CfAL is led by an all-volunteer 14 member Board of Directors and an Executive Director, and has training locations in Bridgeport, Hamden, Hartford, Meriden, New Haven, and Waterbury. Ten part-time independent consultants instruct in both English and Spanish.
 
CfAL rents space in Wallingford, CT where a full-time employee refurbishes, stores and distributes the computers.
Impact
During 2015, we were honored to have served more than 2,500 people, including teachers, students and parents in our technology-based programs.
 
Eighteen under performing 3rd through 5th grade students from impoverished New Haven neighborhoods graduated from our summer math program called Learning Math After School Can Be. These students improved their math literacy by an average of 30% during this 5-week summer program.
 
In addition to the Learning Math After School Can Be Fun program for students, we also focused on extending their learning beyond the classroom through our Technology Cascade & Training Program. This program puts gently used computers in the home of disadvantaged families, giving students a computer that they used for schoolwork. The program also included training parents how to use the computer to help their children with schoolwork. Three hundred seventy-four families participated in the program. An independent 3rd-party evaluation found that more than 88% of the parents indicated their children’s grades had improved in school.
 
Our Digital Literacy for Early Learners, "A Primer for Parents" program was conducted in 13 schools and more than 160 parents, with children birth to 5, completed the training workshop series. This program is designed to ensure children enter kindergarten ready to learn.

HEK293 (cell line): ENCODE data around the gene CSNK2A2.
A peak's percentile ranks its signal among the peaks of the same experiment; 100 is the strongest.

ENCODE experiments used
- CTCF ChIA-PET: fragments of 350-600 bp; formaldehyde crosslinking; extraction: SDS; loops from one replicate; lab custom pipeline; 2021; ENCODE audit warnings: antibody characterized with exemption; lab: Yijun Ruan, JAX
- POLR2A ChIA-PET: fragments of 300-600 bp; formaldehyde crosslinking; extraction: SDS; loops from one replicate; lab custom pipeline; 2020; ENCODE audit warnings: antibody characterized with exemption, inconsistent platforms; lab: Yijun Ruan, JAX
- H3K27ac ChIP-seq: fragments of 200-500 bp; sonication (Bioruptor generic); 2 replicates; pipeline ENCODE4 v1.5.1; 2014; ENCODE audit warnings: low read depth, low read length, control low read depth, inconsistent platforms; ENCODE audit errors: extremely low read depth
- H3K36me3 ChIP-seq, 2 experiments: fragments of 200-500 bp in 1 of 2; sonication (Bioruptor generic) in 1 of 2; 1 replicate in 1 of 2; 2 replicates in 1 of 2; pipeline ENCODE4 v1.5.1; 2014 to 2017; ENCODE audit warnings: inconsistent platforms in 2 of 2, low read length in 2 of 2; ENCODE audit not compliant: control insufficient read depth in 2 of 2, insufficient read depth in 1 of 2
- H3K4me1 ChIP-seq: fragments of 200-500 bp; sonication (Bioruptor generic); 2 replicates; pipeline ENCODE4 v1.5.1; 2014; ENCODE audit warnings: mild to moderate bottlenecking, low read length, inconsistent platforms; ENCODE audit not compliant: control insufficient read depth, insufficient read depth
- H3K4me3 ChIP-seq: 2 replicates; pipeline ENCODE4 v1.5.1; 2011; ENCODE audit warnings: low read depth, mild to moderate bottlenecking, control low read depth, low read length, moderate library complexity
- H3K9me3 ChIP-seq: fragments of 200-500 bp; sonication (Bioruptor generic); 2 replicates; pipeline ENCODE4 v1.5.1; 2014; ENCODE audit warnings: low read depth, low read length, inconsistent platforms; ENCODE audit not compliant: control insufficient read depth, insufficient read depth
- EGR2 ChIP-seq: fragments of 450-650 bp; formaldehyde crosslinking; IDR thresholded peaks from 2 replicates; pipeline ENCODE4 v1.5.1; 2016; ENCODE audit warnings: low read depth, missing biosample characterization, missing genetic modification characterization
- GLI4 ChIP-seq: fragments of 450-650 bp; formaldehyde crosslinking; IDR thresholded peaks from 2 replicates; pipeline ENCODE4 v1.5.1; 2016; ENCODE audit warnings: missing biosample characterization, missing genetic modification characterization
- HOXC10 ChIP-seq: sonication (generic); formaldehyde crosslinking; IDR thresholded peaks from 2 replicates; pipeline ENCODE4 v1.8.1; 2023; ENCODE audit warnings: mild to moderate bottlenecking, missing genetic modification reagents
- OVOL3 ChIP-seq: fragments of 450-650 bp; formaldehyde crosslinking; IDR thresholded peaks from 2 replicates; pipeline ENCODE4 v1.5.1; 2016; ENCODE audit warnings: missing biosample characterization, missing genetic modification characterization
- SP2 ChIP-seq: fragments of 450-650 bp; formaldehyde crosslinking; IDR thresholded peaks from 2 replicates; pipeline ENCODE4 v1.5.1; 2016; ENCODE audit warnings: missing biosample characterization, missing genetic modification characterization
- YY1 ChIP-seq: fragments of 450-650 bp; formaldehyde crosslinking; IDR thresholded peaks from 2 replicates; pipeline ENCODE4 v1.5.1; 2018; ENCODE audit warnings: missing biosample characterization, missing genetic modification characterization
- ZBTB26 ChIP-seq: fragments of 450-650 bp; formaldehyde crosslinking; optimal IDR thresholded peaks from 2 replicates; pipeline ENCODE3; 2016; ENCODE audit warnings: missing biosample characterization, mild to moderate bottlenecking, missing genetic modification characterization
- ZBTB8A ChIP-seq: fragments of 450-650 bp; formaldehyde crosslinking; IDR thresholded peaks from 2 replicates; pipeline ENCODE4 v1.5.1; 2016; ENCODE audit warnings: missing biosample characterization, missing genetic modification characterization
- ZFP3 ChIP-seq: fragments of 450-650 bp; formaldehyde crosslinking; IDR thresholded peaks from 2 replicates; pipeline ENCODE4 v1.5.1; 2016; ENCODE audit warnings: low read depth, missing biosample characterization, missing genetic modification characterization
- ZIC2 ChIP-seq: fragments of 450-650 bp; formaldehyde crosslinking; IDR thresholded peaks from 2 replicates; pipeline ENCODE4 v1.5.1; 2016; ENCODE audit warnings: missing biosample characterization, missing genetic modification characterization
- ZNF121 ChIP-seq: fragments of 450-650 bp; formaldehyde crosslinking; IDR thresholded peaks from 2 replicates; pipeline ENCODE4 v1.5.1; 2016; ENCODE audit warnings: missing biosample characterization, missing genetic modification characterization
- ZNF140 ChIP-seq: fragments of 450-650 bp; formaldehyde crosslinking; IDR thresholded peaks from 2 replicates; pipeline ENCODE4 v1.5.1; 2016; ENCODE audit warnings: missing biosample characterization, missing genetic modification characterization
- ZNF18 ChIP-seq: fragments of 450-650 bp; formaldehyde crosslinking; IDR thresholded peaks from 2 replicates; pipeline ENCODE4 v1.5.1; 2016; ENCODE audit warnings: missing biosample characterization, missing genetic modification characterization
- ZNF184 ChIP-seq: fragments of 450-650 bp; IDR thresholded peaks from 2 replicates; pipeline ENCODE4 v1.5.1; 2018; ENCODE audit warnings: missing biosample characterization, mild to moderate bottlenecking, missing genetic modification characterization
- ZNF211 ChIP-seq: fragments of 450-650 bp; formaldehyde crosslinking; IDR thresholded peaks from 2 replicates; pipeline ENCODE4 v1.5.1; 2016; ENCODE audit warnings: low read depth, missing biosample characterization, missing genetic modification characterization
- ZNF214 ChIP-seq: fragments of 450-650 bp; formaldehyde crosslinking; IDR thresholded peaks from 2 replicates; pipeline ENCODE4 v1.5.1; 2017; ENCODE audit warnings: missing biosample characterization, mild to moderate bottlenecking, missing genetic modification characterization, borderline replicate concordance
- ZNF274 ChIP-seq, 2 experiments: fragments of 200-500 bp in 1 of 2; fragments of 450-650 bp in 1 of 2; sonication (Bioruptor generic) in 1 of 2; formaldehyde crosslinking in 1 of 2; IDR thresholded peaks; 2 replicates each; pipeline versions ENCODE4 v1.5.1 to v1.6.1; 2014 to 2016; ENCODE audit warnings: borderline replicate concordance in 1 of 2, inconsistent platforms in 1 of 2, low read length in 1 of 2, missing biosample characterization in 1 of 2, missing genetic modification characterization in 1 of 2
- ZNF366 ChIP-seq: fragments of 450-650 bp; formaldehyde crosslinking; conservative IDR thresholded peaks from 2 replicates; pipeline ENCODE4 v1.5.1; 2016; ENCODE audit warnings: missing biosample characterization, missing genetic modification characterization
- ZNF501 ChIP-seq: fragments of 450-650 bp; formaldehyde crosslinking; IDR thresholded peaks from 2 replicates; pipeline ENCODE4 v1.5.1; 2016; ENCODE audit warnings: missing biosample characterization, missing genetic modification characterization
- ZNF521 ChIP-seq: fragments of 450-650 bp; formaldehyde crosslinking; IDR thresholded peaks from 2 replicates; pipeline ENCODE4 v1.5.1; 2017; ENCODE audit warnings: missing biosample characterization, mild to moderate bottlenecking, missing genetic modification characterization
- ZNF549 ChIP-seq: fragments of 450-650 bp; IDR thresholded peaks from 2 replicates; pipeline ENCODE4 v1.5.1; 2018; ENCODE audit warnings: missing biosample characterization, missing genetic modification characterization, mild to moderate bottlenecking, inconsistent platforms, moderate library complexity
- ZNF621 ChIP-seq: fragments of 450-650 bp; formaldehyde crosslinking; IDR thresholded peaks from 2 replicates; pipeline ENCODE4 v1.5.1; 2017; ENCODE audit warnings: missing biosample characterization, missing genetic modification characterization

We are proud of what we accomplished in 2015. Yet, we also know for 2016 that there are many more teachers, students and parents that need our help.
 
Our programmatic goals for 2016 include:
  • Launching a new program called Digital Literacy for Early Learners, “A Primer for Parents”, with a focus of helping children ages birth to 5 succeed when entering kindergarten.
  • Offering our Learning Math After School Can Be Fun program
  • Offering our Technology Cascade and Training Program
Needs
In order to help CfAL achieve its mission, these are the most pressing needs the Board of Directors, staff, and volunteers must and will focus on in 2016:
 
New Funding Opportunities – we need to find new funding opportunities and nurturing relationships with existing funders. Our goal is to raise an additional $40,000 in 2016.
 
Stable Funding – our funding is unpredictable, mainly because grants are for 1 year. We need to be awarded multi-year grants and committed multi-year donations. Our goal is to find 2 multi-year grants and 1 multi-year donor.
 
Strategic Relationships – we need to develop relationships with politicians and others who agree to support our programs. Our goal is to develop 4 new relationships.
 
Board Effectiveness – we need to strengthen the effectiveness of the Board by getting them actively engaged in achieving the mission. Our goal is that every Board member will be actively engaged in achieving the mission or actions will be taken to replace them.